- Addiction counseling and therapy – Therapy can take place in an individual setting, in a group setting, or as part of a treatment program at an inpatient or outpatient facility. Recovering users learn techniques to prevent relapse, develop sober living skills, and deal with past trauma or emotional problems that may have led to addiction.
- 12-step programs – In addition to attending therapy sessions, committing to a support group can help former Avinza users maintain long-term recovery. Support groups are usually 12-step programs, such as Narcotics Anonymous. But other programs are available depending on the person’s case and location. SMART Recovery is a non-12-step program that focuses on evidence-based treatment methods.
Are There Any Home Remedies for Getting Clean Safely?
Natural methods or home remedies, such as taking warm baths, drinking cranberry juice, reducing caffeine and fats in the diet, and increasing water and clear liquid intake are often promoted as alternative ways to help relieve discomfort from withdrawals and flush the body of harmful toxins.
A home remedy, however, is often not sufficient for safe, long-lasting detoxification from Avinza. Many users relapse without supervised care, and relapsing after a period of abstinence can lead to overdose. 6 Other possible medical complications include electrolyte disturbances and aspiration from breathing stomach contents into the lungs (if vomiting is present). 6
Consider seeking some form of professional treatment to help you detox.
How Long Does It Take to Detox from Avinza?
The length of detox typically varies on an individual basis, but usually lasts several days (see “How Long Does Avinza Withdrawal Last?” section above). Because the most severe withdrawal symptoms occur during the first few days of detox, it is important to seek out professional help.
|Avinza Information at a Glance|
|Medication Name, Costs||Class of Medicine|
|Generic Name: Morphine
Chemical Name: Morphine sulfate
Brand Name: Avinza (discontinued)
Brand Name Variations: Arymo ER, Embeda, Kadian, Morphabond, MS Contin, Oramorph SR
|Function or Use at Low Dose: Pain relief
Function or Use at High Dose: Pain relief
System: Opioid receptor agonist
Duration of Action: Extended-release, depends on the dose
|Form, Intake, and Dose||Interactions and Complications|
|Drug Forms: Extended-release capsule
Administration Routes: oral, snorting, injection 1
Overdose symptoms: respiratory depression, extreme drowsiness, blue tint to lips and nailbeds, clammy skin, constricted pupils, fluid in the lungs, slow heart rate, low blood pressure, death 1
|Alcohol Interaction: can lead to a rapid release of a potentially fatal dose of morphine 1
Prescription Medications: Taking Avinza or other opioid medications with other central nervous system depressants such as sedatives, anesthetics, or tranquilizers can lead to respiratory depression, low blood pressure, sedation, and coma. 1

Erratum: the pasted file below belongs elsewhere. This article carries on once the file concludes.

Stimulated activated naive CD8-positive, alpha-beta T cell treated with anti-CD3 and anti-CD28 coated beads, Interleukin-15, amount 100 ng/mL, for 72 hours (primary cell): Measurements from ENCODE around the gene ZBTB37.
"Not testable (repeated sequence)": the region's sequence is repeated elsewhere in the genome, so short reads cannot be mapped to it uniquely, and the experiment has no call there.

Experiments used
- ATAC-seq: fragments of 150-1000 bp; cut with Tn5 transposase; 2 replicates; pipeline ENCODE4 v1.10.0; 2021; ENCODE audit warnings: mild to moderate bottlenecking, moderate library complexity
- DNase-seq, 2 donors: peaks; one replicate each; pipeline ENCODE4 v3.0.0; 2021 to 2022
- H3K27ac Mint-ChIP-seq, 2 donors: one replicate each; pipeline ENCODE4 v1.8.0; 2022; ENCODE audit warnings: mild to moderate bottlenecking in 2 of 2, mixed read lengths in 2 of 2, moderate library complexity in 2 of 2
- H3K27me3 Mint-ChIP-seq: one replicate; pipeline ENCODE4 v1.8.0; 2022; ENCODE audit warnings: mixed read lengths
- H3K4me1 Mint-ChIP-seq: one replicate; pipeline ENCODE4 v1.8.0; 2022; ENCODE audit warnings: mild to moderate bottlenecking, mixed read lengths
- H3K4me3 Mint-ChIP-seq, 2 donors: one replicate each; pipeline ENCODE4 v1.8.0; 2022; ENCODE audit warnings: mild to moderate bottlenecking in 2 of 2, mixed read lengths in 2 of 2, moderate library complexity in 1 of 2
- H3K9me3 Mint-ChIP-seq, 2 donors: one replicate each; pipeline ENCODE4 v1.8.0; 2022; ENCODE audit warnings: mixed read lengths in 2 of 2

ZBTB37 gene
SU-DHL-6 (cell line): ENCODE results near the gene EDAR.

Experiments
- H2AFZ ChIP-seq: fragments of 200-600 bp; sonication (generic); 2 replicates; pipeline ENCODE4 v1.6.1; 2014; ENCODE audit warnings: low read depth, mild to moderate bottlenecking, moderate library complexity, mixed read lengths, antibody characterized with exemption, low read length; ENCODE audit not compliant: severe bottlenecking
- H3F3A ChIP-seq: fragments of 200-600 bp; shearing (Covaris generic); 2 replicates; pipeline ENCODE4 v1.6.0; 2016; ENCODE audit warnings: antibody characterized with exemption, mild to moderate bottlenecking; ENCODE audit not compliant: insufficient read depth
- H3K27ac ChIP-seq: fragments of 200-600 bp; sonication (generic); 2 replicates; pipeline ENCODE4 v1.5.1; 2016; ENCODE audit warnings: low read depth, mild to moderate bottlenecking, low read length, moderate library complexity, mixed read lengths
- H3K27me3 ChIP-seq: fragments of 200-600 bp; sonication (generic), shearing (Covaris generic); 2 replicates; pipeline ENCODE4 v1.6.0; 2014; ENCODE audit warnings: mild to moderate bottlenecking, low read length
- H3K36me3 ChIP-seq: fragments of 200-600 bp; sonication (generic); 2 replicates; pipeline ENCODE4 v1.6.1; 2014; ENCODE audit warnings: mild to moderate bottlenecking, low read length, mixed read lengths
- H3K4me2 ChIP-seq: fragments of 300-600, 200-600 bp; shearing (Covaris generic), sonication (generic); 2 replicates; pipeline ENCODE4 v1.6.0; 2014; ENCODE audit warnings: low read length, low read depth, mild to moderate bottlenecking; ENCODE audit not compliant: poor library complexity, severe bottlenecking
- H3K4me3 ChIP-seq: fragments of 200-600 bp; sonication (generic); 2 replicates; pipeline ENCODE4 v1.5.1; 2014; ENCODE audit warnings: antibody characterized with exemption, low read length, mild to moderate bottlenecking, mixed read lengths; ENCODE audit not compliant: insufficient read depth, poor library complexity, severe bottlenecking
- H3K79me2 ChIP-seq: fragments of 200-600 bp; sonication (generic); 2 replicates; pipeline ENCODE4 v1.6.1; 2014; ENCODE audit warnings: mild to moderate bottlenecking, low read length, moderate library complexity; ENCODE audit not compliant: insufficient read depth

Contraindications: patients with hypersensitivity to morphine, respiratory depression, or suspected small bowel obstruction. 1
|Effects and Adverse Reactions||Substance Abuse|
|Side effects: drowsiness, dry mouth, headache, stomach pain and cramps, nervousness, mood changes, small pupils, difficulty urinating or pain when urinating 3||Risk of Substance Abuse: High
Signs of Abuse: refusal to undergo appropriate examinations, repeated loss of prescriptions, tampering with prescriptions, preoccupation with getting medication
|Physiological Problem Signs and Symptoms||Dependence and Addiction Issues|
|Withdrawal Syndrome Onset: usually within 6-12 hours of last dose 4
Withdrawal Symptoms: restlessness, sweating, chills, diarrhea, irritability, depression, vomiting, diarrhea, anorexia, runny nose, watery eyes, yawning, abdominal cramps 1
|Physical Dependence: Yes
Psychological Dependence: Yes
|Legal Schedules and Ratings|
|Controlled Substances Act Rating: Schedule II Rating 1|
. U.S. National Library of Medicine: DailyMed. (2006). AVINZA.
. Drug Enforcement Administration (DEA). Drug Schedules.
. National Institute on Drug Abuse. (2007). Definition of dependence.
. Volkow, N. (2014). America’s Addiction to Opioids: Heroin and Prescription Drug Abuse. National Institute on Drug Abuse.
. National Institute on Drug Abuse. (2016). Commonly Abused Drugs Charts.
. National Library of Medicine. (2016). Opiate and opioid withdrawal.
. Herron, A. and Brennan, T.K. (2015). The ASAM Essentials of Addiction Medicine: Second Edition. Wolters Kluwer.
Avinza Information at a Glance Sources
. National Institute of Health. (2006). Avinza – morphine sulfate capsule, extended-release.
. Drug Bank. (2016). Morphine.
. National Library of Medicine: Medline. (2016). Morphine.
. Diagnostic and statistical manual of mental disorders: DSM-5. (2013). Washington, D.C.: American Psychiatric Association.